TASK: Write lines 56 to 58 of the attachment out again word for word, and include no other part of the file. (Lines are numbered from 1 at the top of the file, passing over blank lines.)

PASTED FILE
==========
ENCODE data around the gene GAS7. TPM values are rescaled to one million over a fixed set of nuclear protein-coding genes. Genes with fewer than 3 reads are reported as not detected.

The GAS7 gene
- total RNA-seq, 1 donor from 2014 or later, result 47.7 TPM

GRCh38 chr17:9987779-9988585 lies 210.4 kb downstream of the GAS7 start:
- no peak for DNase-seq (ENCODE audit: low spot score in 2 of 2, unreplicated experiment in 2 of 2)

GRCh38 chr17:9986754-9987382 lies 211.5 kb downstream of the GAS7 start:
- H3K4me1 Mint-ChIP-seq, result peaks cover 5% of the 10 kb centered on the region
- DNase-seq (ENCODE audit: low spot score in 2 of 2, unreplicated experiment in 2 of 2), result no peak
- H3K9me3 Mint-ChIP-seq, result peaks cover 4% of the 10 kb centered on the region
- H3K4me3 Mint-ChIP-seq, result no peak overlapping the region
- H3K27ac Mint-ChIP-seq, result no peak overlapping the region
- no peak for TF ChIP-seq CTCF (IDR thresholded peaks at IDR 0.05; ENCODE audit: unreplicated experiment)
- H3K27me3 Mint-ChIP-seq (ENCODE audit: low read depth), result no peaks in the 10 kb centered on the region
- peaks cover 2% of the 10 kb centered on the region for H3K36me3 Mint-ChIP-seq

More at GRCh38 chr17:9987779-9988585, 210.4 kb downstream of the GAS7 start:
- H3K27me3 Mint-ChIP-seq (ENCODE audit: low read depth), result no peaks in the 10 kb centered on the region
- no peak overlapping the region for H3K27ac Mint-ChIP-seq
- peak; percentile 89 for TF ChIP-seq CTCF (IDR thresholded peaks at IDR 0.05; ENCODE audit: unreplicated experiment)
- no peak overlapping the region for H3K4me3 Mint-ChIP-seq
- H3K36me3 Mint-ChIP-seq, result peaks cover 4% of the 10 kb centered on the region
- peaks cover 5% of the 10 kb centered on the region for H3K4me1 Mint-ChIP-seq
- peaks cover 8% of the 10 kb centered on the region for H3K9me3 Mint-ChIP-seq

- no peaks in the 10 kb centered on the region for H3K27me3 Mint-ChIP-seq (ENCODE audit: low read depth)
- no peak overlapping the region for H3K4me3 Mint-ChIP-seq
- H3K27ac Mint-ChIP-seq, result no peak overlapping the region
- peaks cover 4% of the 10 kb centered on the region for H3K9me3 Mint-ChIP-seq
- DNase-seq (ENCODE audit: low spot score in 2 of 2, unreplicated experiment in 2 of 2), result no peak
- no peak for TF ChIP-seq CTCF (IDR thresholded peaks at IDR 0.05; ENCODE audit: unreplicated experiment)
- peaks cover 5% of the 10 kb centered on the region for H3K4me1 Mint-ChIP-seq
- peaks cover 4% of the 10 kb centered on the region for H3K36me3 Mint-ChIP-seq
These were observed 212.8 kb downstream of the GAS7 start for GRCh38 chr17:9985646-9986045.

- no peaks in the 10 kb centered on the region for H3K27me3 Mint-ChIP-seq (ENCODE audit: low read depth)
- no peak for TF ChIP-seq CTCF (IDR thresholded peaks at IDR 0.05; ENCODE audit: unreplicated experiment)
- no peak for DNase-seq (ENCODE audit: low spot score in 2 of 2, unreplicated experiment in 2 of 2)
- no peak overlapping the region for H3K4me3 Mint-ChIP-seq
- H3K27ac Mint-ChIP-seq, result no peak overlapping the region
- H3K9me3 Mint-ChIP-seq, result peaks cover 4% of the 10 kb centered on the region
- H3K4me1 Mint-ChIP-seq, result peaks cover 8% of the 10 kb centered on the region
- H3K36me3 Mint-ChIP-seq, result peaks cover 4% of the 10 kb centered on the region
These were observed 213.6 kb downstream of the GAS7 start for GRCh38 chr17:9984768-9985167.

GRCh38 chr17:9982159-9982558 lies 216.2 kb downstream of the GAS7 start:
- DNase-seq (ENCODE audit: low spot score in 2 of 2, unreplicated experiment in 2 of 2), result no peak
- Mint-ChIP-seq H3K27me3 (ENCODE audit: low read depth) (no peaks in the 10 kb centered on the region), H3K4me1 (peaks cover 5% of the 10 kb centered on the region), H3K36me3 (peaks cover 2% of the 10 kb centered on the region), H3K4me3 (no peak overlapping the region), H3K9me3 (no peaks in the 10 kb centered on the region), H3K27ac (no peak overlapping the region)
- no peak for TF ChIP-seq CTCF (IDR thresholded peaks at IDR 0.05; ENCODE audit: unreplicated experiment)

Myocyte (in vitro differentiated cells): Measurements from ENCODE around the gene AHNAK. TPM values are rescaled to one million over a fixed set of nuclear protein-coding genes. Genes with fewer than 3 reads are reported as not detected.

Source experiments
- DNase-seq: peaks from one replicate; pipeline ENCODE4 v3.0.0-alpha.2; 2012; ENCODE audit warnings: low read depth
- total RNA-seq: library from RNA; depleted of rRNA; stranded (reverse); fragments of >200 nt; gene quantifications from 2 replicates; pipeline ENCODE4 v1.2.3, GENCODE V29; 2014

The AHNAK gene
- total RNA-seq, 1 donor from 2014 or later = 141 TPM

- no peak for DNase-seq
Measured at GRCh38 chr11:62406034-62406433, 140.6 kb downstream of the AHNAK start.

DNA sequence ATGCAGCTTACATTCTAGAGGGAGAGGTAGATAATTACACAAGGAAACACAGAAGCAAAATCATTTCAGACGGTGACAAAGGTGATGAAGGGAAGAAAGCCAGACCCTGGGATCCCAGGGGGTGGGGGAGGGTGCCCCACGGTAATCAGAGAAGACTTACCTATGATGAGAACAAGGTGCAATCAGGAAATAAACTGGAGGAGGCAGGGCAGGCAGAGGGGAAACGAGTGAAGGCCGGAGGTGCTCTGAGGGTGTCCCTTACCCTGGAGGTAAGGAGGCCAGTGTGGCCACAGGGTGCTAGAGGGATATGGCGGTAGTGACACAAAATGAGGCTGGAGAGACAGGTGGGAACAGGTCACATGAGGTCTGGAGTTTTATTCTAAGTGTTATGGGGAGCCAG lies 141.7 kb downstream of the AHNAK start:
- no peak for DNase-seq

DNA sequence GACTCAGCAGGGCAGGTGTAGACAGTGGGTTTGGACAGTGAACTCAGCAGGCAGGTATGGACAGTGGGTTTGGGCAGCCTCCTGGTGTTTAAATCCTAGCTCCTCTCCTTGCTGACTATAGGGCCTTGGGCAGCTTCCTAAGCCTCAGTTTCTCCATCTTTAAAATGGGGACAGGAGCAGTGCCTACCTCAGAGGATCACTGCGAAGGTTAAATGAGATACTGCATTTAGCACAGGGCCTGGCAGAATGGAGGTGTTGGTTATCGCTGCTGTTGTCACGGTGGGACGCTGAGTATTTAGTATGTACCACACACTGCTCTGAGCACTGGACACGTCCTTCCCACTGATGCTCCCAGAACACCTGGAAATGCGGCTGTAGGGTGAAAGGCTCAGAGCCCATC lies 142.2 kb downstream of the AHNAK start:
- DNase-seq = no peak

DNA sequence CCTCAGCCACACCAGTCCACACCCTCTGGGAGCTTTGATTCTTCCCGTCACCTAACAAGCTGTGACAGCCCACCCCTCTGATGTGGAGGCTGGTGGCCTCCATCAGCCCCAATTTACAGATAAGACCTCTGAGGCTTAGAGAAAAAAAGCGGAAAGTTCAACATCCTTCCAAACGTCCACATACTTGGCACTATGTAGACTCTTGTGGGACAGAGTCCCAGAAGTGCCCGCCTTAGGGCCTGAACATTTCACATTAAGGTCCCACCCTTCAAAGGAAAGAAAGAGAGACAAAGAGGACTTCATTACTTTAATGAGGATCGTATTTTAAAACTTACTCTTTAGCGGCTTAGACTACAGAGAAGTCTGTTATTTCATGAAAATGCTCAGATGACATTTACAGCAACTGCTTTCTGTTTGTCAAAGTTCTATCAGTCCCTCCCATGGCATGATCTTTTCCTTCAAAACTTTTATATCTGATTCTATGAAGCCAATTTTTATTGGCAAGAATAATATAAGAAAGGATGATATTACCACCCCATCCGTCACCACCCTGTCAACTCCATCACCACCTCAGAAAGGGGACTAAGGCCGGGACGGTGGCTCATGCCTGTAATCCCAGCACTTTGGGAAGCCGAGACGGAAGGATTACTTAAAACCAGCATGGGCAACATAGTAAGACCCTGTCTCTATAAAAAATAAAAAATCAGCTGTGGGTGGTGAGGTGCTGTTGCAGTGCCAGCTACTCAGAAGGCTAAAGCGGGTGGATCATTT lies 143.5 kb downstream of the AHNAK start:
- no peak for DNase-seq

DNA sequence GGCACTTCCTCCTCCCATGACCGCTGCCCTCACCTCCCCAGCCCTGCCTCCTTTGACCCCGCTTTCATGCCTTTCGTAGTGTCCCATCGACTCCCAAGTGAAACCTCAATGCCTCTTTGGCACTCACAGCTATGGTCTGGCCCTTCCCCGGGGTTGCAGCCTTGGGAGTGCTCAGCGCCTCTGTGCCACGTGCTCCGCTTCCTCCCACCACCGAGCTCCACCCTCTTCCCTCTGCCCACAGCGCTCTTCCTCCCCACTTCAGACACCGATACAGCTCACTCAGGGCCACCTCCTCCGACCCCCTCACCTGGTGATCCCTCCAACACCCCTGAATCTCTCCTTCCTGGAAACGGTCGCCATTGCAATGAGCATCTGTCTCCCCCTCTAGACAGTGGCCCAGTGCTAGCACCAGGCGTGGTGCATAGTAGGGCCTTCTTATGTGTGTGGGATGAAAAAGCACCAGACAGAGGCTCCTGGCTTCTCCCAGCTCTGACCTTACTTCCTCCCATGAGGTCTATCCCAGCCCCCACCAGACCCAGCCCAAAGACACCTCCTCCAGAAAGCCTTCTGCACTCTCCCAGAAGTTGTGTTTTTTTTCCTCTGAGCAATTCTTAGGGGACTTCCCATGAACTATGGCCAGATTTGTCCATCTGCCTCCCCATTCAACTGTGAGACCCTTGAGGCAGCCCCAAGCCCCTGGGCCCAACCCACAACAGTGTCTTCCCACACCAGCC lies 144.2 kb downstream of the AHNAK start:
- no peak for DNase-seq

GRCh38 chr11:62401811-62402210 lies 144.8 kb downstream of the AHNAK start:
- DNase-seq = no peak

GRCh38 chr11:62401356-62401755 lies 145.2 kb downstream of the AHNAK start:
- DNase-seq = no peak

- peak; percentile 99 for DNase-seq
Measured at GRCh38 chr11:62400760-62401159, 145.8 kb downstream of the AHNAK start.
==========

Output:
- DNase-seq = no peak

DNA sequence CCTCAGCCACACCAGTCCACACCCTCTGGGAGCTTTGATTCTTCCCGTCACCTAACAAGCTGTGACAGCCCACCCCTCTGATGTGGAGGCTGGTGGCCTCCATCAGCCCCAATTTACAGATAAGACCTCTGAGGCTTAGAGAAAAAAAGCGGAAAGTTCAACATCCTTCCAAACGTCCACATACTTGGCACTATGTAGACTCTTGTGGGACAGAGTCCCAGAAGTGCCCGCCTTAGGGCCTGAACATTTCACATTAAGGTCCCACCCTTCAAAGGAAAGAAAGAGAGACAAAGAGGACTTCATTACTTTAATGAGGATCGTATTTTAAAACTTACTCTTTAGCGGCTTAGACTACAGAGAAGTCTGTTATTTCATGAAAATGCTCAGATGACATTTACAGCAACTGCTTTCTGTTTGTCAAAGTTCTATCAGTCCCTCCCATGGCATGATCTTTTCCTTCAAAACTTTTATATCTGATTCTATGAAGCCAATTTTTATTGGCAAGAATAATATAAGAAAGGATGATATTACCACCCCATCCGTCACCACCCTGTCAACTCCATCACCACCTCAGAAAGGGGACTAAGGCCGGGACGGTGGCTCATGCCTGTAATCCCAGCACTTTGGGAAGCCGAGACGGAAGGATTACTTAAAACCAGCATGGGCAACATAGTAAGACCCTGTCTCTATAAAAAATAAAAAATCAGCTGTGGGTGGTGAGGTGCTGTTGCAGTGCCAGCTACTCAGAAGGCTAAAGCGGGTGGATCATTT lies 143.5 kb downstream of the AHNAK start:
- no peak for DNase-seq